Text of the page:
Because comics can't assume that every reader has read every issue from day one, they typically include numerous throwaway lines to help cue new readers into the various personalities, back story, abilities, and limitations of the characters. For Gears of War, that means first and foremost establishing what Marcus Fenix is. Instead of simply showing us that Fenix is the ultimate badass, Ortega tells us about it at regular intervals, whether by having new recruit Jace Stratton fawn over the sci-fi answer to Audie Murphy or having a group of bruisers in a bar apologetically back off once they realize they're dealing with THE Marcus Fenix. Oh, and Dom's wife will be brought up whenever possible.
Just as writer Joshua Ortega mimicked the ham-fisted exposition of the games, so too did he accurately adapt the story's tone. The Gears of War story--appropriately dubbed "Hollow"--is about a bunch of soldiers who brutally kill the Locust hordes, which span the rainbow of different types featured in the game. The soldiers are pretty generic, and fit neatly into various states of "grizzled," substituting a defining attribute for a personality. That attribute can be "old," "pro athlete," "jerk," "husband," "rookie," and in one case, "Marcus Fenix."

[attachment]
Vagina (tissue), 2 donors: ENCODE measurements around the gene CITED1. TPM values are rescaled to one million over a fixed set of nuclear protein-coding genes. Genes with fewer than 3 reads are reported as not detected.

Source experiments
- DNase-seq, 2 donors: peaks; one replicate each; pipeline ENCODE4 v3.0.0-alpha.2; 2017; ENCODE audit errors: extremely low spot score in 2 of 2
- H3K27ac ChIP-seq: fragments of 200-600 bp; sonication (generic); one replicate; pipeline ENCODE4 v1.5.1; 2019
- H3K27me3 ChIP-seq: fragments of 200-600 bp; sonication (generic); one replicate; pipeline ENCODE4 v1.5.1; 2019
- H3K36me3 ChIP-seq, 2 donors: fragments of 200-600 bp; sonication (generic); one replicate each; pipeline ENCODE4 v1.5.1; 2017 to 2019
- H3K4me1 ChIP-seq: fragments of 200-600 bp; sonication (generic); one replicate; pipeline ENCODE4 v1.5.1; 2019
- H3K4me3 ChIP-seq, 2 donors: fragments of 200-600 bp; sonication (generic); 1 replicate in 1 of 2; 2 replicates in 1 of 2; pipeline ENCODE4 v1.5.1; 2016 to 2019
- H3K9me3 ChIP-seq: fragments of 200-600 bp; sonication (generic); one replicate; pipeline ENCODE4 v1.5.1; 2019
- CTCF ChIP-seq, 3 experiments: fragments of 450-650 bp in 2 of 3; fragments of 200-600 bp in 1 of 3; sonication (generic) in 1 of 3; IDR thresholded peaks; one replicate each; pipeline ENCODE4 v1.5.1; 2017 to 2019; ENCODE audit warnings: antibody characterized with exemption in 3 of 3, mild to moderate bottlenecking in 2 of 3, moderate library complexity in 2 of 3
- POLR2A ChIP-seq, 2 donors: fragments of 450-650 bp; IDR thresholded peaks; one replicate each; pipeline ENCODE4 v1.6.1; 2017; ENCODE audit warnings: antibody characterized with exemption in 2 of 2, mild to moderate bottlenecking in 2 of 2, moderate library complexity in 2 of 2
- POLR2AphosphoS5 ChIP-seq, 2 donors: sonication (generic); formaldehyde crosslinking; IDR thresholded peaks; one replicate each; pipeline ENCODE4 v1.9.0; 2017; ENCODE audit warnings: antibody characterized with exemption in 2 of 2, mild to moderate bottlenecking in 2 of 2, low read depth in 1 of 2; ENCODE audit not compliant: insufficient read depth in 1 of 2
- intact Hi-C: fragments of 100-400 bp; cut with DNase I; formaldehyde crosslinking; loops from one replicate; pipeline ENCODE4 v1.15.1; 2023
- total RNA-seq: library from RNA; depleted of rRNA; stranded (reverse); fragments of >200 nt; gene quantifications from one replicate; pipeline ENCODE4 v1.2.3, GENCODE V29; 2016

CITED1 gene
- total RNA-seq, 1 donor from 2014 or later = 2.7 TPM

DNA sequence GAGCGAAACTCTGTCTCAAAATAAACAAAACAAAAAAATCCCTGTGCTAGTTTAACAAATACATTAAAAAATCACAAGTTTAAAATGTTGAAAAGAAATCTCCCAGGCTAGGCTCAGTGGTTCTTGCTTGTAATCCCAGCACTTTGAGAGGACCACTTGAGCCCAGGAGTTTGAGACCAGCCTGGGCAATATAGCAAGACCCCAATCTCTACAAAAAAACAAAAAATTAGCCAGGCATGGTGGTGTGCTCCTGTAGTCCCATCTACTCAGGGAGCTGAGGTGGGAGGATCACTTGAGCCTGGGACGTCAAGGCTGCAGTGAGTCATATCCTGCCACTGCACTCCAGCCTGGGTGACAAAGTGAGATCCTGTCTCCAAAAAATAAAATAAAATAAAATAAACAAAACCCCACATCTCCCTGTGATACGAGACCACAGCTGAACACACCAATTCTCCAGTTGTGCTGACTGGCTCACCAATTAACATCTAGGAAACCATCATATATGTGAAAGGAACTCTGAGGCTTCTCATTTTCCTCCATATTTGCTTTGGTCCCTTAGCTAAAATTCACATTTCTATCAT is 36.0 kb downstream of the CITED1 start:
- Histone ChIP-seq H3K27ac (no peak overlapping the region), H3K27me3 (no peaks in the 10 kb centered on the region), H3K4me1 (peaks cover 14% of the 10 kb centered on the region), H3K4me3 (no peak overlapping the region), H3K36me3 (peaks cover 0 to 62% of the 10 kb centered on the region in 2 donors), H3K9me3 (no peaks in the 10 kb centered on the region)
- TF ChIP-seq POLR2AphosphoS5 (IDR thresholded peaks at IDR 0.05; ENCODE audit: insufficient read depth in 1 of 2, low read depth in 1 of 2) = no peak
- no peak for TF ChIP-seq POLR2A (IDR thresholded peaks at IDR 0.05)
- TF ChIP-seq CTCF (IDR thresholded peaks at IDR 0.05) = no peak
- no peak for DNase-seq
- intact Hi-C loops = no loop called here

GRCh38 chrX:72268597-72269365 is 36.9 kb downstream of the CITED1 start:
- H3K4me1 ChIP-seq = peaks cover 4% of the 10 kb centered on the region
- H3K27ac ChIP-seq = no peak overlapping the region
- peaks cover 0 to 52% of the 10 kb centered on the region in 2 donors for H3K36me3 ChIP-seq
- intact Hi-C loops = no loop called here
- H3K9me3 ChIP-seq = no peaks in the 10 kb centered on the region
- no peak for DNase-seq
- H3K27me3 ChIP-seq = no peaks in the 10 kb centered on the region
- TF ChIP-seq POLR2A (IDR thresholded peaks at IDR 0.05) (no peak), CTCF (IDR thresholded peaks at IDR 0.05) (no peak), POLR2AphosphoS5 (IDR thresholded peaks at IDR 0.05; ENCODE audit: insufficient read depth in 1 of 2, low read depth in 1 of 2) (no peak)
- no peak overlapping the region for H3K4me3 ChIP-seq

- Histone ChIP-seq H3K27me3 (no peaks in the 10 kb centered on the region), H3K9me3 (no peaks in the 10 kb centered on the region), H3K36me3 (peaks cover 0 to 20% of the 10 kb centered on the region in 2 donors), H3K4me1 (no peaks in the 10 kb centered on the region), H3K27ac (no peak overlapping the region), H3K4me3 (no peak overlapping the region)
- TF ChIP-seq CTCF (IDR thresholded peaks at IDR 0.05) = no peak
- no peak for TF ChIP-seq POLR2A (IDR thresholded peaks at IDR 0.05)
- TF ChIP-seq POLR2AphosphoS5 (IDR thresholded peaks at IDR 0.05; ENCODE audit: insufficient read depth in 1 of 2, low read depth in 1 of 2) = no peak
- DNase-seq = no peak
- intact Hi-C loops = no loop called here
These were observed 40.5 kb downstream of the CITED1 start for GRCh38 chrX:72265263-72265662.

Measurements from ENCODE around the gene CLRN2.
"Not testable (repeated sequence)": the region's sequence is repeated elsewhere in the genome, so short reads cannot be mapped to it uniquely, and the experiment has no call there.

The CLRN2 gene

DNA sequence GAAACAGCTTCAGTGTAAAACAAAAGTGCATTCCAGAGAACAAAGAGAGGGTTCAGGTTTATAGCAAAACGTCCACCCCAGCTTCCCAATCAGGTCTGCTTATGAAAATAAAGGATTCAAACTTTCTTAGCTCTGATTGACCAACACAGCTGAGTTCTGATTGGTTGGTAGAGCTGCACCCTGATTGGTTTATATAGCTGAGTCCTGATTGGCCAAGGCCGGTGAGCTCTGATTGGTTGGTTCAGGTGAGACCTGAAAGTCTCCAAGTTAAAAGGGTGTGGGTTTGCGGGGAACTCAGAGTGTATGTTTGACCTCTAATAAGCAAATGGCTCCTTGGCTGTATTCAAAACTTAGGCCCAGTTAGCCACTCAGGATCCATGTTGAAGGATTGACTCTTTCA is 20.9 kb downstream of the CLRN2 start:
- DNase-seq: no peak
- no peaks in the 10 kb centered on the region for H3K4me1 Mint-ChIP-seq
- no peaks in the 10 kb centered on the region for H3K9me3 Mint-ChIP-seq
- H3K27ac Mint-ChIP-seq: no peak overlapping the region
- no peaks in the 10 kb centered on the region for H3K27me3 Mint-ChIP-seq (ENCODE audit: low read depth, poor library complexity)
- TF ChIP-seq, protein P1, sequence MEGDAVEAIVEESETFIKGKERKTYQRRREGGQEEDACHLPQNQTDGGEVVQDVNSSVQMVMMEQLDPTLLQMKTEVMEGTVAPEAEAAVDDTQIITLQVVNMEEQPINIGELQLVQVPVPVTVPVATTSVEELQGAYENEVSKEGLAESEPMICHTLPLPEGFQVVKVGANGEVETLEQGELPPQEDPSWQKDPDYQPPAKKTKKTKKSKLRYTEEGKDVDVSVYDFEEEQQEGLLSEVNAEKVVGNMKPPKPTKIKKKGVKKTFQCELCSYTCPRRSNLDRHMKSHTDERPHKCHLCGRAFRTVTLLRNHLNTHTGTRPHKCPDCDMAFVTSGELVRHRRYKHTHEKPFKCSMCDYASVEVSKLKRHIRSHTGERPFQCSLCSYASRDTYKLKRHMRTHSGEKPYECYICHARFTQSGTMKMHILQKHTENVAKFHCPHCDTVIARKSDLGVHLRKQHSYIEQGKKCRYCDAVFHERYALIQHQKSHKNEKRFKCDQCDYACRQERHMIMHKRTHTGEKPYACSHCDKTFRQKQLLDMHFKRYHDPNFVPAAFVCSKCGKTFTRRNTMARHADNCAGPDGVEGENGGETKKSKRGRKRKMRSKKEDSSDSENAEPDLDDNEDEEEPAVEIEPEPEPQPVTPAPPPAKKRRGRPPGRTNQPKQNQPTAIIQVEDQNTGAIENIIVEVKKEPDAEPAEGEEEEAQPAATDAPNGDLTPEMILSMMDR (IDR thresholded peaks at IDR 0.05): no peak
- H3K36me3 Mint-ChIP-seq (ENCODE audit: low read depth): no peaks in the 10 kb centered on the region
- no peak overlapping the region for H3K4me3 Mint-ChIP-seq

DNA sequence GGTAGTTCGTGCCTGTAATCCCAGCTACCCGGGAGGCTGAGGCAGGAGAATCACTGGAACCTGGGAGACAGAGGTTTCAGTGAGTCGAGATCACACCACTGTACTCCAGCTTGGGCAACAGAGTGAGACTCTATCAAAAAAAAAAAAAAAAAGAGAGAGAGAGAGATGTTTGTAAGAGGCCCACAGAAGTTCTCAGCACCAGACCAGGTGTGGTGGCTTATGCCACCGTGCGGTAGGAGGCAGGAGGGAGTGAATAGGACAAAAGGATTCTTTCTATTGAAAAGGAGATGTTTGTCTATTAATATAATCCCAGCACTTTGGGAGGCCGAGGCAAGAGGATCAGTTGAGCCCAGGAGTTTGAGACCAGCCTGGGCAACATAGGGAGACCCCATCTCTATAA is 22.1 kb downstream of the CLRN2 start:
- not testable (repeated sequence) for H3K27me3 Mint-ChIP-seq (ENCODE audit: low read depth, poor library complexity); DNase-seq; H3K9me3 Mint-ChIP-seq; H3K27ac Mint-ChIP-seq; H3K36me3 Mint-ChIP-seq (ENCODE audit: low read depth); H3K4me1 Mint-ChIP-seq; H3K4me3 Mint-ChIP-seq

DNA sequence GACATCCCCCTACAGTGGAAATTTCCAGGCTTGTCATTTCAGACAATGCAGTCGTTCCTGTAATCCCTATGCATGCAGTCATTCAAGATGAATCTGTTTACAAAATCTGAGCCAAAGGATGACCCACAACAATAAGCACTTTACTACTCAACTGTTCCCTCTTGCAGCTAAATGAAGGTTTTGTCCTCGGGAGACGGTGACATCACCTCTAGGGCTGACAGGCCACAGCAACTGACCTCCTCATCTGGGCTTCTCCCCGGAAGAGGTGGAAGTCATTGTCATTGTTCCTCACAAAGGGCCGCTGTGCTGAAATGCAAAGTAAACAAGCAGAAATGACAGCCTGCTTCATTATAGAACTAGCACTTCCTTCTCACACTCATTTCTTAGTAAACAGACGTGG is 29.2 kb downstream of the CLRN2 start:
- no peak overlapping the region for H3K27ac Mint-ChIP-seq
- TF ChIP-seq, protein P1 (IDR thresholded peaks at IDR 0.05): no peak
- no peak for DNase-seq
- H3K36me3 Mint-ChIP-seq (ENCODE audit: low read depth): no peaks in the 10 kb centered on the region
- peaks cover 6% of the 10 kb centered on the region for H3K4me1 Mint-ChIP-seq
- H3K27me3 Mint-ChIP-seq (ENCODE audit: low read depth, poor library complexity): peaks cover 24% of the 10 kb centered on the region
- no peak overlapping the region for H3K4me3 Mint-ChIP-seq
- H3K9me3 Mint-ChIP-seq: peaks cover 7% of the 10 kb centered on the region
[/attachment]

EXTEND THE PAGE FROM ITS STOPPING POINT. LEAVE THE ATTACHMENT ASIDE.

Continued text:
At various points along the way, these soldiers will cease being inhuman killing machines just long enough to reflect with stoicism about the horrors of war. They'll also bring a child along with them into an enemy enclave for poorly thought out reasons, because they are heroes, and child endangerment is incredibly heroic.
As for the visuals, Liam Sharp's art doesn't attempt to mimic the look of the Unreal Engine 3-powered game, and the book is probably better for it. Strange and obvious as it is to point out, this looks like a comic book. Unlike Halo: Uprising or God of War, which attempted to offer a very distinct visual style that would be the first thing people notice about the book, Gears of War takes a more utilitarian approach to the art. While they may often resort to the same palette of browns and grays as the game, Sharp's panels are generally clear and distinct, and his attention to detail on game elements like the Gears' uniforms and the Locust hordes comes through well.